The future of part of best-selling author Tom Clancy's publishing empire is in the hands of a Calvert County Circuit Court judge, who may decide within a week whether Clancy's ex-wife should take over management of a lucrative paperback book series.
Wanda T. King, Clancy's wife of almost 30 years before their divorce in 1999, claimed in a lawsuit filed last summer that the author and Calvert County resident wants to derail the side project published under his name, thus significantly reducing the value of assets she retained as part of their divorce settlement.
Clancy's attorneys have said in court papers that the author wants out of "Tom Clancy's Op-Center," a paperback book series that carries Clancy's imprimatur and is written by writer-for-hire Jeff Rovin.
Clancy, 57, who has written several best-selling "techno-thrillers" since 1983, said the books compete with the novels that he writes and are "detrimental to his literary reputation," according to court filings.
In court papers, King's attorneys say that Clancy does not own the name Tom Clancy's Op-Center because the mark was not his from the outset and that the Op-Center property has always been a partnership asset. Even if he did own it, King's lawyers say, he lost control over the mark once it developed commercial value.
Shelia K. Sachs, one of King's attorneys, declined to comment when contacted last week. Clancy's attorney, J. Stephen McAuliffe III, also declined to comment.
According to court filings, Clancy first became interested in the Op-Center project in 1993, and it was to be produced as an NBC television miniseries. The stories would center on the Op-Center, a fictional U.S. covert operations team given secret missions to defuse international crises.
But the miniseries fell through, and Clancy signed an agreement with Steve R. Pieczenik, a former State Department official and owner of S and R Literary, the firm that produces the books: They would use the cachet of the author's name to market a paperback series written by lesser-known authors.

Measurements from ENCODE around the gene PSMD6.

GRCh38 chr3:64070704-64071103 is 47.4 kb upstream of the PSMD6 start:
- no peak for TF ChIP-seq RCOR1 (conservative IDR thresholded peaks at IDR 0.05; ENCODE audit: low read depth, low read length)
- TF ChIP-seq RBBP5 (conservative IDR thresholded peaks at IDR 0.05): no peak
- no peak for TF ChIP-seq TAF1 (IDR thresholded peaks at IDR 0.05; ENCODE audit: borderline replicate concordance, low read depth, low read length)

Clancy's attorneys said the author was very careful when he agreed to do the Op-Center project and left himself a way out. In the contract, signed by Clancy and Pieczenik, the author insisted on a clause allowing him to "preclude the use of Tom Clancy's name and likeness in connection with a given book in the series," according to court filings.
Clancy signed the contract on behalf of Jack Ryan Limited Partnership (JRLP), a business venture in which King owns 50 percent, a result of the couple's divorce settlement. King still keeps the financial books and pays the bills for the partnership, while Clancy maintains decision-making power.
King has a 25 percent stake in profits from the series. Clancy also owns 25 percent of the series; S and R Literary has a 50 percent stake.
In October 2001, Clancy asked Pieczenik to remove his name from future books in the Op-Center series. King said she was not consulted.
In July 2003, King, a lifelong Calvert County resident, responded by filing a civil suit. She not only asked that the court rule that Clancy does not own the mark Tom Clancy's Op-Center, but that Clancy be removed from decisions involving Op-Center and that she be installed as managing partner in his place.
In December, Circuit Court Judge Warren J. Krug ruled that Clancy's right to withhold his name from the project was not a "clear-cut matter of law" and allowed the lawsuit to proceed to trial, which took place Aug. 23 and 24. Krug must now determine whether Clancy breached his responsibilities to the partnership and whether King should be installed as the managing partner. Court officials said Krug said he should have a decision by Sept. 20.
Eleven Op-Center books have been published since 1995. Another is scheduled for publication next summer.
All the books have been international bestsellers. As of July 2003, court filings say that Clancy and King each received more than $6.3 million from the sale of the Op-Center books and audio rights.